The Greek Orthodox Church and Patriarch Bartholomew

greek orthodox church patriarch

Among the most notable leaders of the Greek Orthodox Church is the Ecumenical Patriarch Bartholomew. As such, it is not surprising that the Patriarch has had a great influence on the lives of people around the world.

Founder of the Greek Orthodox Church

Founded by apostles of Jesus Christ in the eastern Mediterranean, the Greek Orthodox Church is one of the three major branches of Christianity. They claim an unbroken historical existence.

Orthodox Christianity is a faith that focuses on leading all peoples to a dynamic spiritual relationship with God. Their teachings are similar to those of ancient Judaism. They also emphasize the intercession of saints. They believe that Christ was resurrected on the third day. They also believe in the power of the Holy Spirit. They believe that Jesus will return in glory.

The Church is hierarchical, with archbishops and metropolitans. It also accepts the doctrine of seven sacraments, which include baptism, confirmation, penance, Holy Orders, Eucharist, and Holy Anointing.

The Greek Orthodox Church is part of the ecumenical patriarchate of Constantinople. The Ecumenical Patriarchate has a permanent representative at the World Council of Churches in Geneva. His Eminence Joachim III is the Ecumenical Patriarch. The Church has numerous dioceses in the diaspora.

Founder of the Ecumenical Patriarchate of Constantinople

During the period of Ioakeim III’s service, the Ecumenical Patriarchate of Constantinople underwent a major internal change. The institution was faced with a new phenomenon of nationalism that threatened imperial ecumenism. The great families of the Phanariots were financially devastated, and their power was politically discredited.

In the early 1860s, the Patriarchate’s General Regulations, passed by the Greek government, began to regulate its administrative system. These Regulations were intended to establish the right of lay members to participate in the election of the Ecumenical Patriarch. They also aimed to abolish the system of gerontism. The clericalist aristocracy called the Gerontes limited the competence of the Ecumenical Patriarch.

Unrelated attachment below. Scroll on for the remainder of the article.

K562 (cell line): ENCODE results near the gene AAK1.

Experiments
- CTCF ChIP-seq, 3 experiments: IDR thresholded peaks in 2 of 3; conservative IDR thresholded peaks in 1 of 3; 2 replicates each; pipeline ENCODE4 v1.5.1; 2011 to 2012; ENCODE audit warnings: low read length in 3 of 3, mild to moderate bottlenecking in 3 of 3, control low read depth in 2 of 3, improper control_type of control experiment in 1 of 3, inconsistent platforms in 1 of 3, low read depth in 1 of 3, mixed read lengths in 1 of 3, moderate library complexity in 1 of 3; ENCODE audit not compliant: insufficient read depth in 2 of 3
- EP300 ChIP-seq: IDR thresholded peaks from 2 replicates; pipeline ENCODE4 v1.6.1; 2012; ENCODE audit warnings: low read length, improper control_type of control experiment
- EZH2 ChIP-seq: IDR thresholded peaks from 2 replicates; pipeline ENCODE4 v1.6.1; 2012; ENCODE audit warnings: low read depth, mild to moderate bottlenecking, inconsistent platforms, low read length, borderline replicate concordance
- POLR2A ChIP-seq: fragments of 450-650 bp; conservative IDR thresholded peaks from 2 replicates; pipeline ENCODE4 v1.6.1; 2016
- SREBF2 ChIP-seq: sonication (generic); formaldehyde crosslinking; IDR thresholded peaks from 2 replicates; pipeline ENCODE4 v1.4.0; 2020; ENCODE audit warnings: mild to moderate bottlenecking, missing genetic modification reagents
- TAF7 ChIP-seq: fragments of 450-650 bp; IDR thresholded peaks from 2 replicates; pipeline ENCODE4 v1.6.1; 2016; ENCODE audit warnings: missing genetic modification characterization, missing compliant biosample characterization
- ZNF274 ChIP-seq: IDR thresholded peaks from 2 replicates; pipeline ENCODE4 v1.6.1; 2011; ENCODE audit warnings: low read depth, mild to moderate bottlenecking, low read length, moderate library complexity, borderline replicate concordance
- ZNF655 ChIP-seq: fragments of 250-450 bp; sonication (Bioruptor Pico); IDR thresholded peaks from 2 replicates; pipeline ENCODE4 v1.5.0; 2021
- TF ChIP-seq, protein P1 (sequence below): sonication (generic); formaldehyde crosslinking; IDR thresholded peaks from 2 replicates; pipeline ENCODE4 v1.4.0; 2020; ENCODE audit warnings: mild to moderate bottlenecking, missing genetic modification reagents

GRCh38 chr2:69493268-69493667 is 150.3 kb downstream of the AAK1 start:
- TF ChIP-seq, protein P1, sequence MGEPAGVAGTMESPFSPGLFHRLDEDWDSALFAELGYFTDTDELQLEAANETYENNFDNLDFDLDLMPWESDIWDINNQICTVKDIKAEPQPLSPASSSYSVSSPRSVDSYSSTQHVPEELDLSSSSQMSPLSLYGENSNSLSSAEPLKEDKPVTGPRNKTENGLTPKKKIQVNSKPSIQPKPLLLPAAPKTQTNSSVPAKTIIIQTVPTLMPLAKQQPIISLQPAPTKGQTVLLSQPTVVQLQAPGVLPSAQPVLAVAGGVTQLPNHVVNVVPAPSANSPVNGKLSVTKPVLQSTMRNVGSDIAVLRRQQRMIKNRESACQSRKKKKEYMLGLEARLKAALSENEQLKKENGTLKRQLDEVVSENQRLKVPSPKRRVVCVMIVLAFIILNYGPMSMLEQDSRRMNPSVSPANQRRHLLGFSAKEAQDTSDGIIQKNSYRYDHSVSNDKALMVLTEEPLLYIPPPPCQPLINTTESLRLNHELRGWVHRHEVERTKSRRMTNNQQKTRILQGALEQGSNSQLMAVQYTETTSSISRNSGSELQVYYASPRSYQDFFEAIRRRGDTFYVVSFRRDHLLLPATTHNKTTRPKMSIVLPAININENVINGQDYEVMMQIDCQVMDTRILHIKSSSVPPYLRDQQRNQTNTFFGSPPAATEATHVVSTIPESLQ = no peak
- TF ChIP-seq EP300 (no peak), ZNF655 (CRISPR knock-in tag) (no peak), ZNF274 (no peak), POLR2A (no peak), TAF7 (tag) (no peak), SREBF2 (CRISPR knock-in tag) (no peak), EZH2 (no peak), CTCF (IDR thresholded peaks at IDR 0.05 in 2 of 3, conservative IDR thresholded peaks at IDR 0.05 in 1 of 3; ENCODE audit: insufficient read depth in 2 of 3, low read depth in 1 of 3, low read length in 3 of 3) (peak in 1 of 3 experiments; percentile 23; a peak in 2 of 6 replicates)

During the 19th century, the Patriarchate was threatened by nationalism in the central, eastern, and south-east European countries. The Ottoman Empire was weakened and new nation-states were formed in its territory. The great families of the Phanariots dominated the social level before the Greek War of Independence.

In the 1830s, most members of the Patriarchate left Constantinople, and the Patriarchal institution was splintered into two factions. The reformers’ party sought to limit the role of the craft guilds in the administration of the Patriarchate.

His all holiness Ecumenical Patriarch Bartholomew

During his official visit to the United States this fall, His All Holiness Ecumenical Patriarch Bartholomew will officially bless the Saint Nicholas National Shrine. This landmark Greek Orthodox Church was destroyed by terrorists in September 2001 and was repaired by AJC in 2006. Patriarch Bartholomew will lead an opening doors ceremony and will raise a cross on the rebuilt church.

The Ecumenical Patriarch is the head of the world’s second-largest Christian faith community. The Ecumenical Patriarchate spans every nation and ethnic group in the world. He is a living witness to the inherent dignity of humankind. He is also an advocate for environmental awareness. His All Holiness has led efforts for reconciliation among Christian churches. He is known as “the Green Patriarch” because of his concern for the environment.

He has received honorary doctorates from prestigious academic institutions. He speaks Turkish, Greek, Italian and German. He was born in the village of Aghioi Theodoroi on the island of Imvros. He attended undergraduate studies at Theological School of Halki in Istanbul, and pursued graduate studies at the Pontifical Oriental Institute of the Gregorian University in Rome.

Patriarch of Constantinople’s role in the world

During the 19th century the Ecumenical Patriarchate began its transformation from a purely national institution into a world interchurch Christian center. This transformation had its roots in the efforts of a few bankers to control the rise of a clericalist aristocracy. Afthonidis proposed to create a mixed commission of priests and seculars to oversee Church affairs, but the proposal failed.

During this period of the Ecumenical Patriarchate 12 different prelates assumed office. Most of these prelates were nationalists, including the metropolitans of Amaseia Germanos Karavangelis and Ainos Ioakeim. These prelates opposed patriarch Nikolaos Karavangelis.

The issue of the General Regulations was used as a means of putting pressure on the patriarchs. The new Synod upgraded the role of the provincial prelates, thereby making it easier to intervene with them. The Synod also increased the role of the lay members in the election of the Ecumenical Patriarch.

At the time the Patriarchate of Constantinople was the spiritual center of the Roman Empire. It also had nominal jurisdiction over several dioceses in northern Greece. The Patriarchate of Constantinople was governed by holy canons and decisions of ecumenical councils. The Patriarchate of Constantinople has the duty to initiate actions among the Churches and to coordinate them.

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